Thursday, December 06, 2007

"famous"

Yesterday, I believe it was, a sad and angry nineteen year old man walked into a mall in Omaha (about two hours from here), pulled out an assault rifle, and killed eight people before ending his own life. Several more were injured, some seriously.

As details of this young man's life trickle out, we have learned that he left a suicide note, proclaiming to those he cared for that he no longer wished to live and that now he would be "famous."

Our society's sad fascination with the sensationalism has proved him right.

As you might imagine, stories of this are pretty much constant in Nebraska right now. Stories of those who were murdered, of those who survived, stories of the young man and how he'd just lost his girlfriend and his job at McDonald's. Stories of the friends who never thought he'd be capable of something like this.

I'm deeply saddened by all of this. Sad for the victims and their families. Sad for the family of this young man. Sad for the fact that this young man saw this as a way of becoming "famous." Sad that he was right.

It reminds me of a group home I worked at not so terribly long ago now. Two older adolescents who were residing there decided one night that they didn't wish to be there any longer. And even though the doors were unlocked, they feared that the night staff would call the police and prevent their escape. So they grabbed two wooden dowels they had in their closets for hanging their clothes, and beat up the old man who was keeping watch over them that night. Beat him to within inches of taking his life.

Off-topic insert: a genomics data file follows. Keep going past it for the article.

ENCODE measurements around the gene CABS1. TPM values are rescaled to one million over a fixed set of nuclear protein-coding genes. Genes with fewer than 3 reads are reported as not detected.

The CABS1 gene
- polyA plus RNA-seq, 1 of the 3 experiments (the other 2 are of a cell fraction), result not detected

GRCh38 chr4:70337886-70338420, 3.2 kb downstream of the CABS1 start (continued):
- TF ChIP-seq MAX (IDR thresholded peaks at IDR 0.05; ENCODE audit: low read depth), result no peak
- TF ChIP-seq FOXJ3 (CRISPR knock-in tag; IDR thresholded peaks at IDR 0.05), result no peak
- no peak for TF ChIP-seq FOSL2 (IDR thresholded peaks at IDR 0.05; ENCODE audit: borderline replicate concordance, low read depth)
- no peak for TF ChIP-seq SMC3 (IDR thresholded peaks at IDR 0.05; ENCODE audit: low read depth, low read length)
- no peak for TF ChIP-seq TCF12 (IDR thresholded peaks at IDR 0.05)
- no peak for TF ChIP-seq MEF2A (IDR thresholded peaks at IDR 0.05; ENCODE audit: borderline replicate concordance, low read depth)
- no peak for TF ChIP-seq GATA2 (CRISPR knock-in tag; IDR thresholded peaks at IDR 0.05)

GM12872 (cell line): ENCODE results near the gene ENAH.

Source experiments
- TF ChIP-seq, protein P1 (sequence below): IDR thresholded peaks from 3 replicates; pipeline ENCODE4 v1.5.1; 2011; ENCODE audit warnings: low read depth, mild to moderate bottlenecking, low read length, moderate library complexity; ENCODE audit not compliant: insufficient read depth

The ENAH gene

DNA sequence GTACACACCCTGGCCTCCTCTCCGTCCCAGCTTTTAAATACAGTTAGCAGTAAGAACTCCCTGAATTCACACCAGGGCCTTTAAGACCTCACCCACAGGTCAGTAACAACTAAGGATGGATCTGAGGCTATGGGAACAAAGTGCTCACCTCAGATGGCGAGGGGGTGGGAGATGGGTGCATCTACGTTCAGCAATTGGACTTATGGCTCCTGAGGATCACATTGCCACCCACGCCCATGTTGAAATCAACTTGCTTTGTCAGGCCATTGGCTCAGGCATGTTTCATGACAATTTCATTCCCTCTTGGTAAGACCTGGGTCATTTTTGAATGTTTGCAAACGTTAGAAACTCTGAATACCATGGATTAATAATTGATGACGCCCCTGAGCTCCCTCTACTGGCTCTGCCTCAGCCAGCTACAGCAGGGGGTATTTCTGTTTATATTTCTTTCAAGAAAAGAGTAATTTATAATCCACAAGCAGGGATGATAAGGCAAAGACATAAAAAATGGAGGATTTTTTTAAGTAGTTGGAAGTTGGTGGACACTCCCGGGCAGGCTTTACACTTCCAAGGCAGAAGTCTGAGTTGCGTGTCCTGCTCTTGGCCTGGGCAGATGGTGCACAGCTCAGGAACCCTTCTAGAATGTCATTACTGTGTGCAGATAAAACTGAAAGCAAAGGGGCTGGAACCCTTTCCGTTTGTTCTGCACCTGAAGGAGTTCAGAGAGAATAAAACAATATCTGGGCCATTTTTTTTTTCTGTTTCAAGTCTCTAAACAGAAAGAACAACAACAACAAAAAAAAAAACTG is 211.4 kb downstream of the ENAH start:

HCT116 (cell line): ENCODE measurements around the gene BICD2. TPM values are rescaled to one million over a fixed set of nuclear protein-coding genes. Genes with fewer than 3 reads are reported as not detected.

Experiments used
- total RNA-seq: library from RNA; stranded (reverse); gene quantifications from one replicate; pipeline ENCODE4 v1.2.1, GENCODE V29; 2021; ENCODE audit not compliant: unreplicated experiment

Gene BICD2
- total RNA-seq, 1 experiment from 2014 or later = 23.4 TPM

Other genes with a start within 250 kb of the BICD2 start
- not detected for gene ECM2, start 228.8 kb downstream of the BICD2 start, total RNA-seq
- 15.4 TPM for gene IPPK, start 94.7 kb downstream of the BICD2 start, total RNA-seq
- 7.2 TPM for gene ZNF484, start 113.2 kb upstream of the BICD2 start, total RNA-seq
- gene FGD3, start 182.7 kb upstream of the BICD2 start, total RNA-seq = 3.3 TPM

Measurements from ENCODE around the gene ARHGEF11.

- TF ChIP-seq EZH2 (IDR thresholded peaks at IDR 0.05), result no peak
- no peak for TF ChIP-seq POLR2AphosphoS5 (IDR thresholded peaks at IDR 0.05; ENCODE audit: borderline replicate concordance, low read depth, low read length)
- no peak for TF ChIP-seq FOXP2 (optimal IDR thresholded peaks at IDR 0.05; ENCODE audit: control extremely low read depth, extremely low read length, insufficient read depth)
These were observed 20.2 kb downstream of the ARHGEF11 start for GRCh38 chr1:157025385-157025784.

I think what saddens (even horrifies) me the most in both stories is the utter, callous disregard for human life. The utter self-preoccupation that allowed them to justify such actions, even if only for the brief period of time it took to commit such acts.

I know not whether our society is becoming more callous. I tend to think that claims that it is lose sight of just what society was capable of in times past. But assuredly we can no longer believe that such callousness is a relic of our past. It is here. It is now. It is fed and nurtured by poverty, hatred, ignorance, and loss.

I'm reading a book right now that discusses the idea of the "antichrist." In that book, the author writes that the "antichrist" is us, any time we hear the gospel and fail to respond.

May God forgive us. And may we grow as a society so that acting in the spirit of Christ is more likely to make us "famous" than what happened in Omaha yesterday.

4 comments:

more cows than people said...

amen.

beautiful reflection, steve.

Wyldth1ng said...

Another reason the terrorist attcks did not wake up America as it should have. It was terror for a little while now "they" are the terrorists.

Diane said...

yes. so sad the things that make us "famous."

Magdalene6127 said...

Amen Steve. Thank you for this.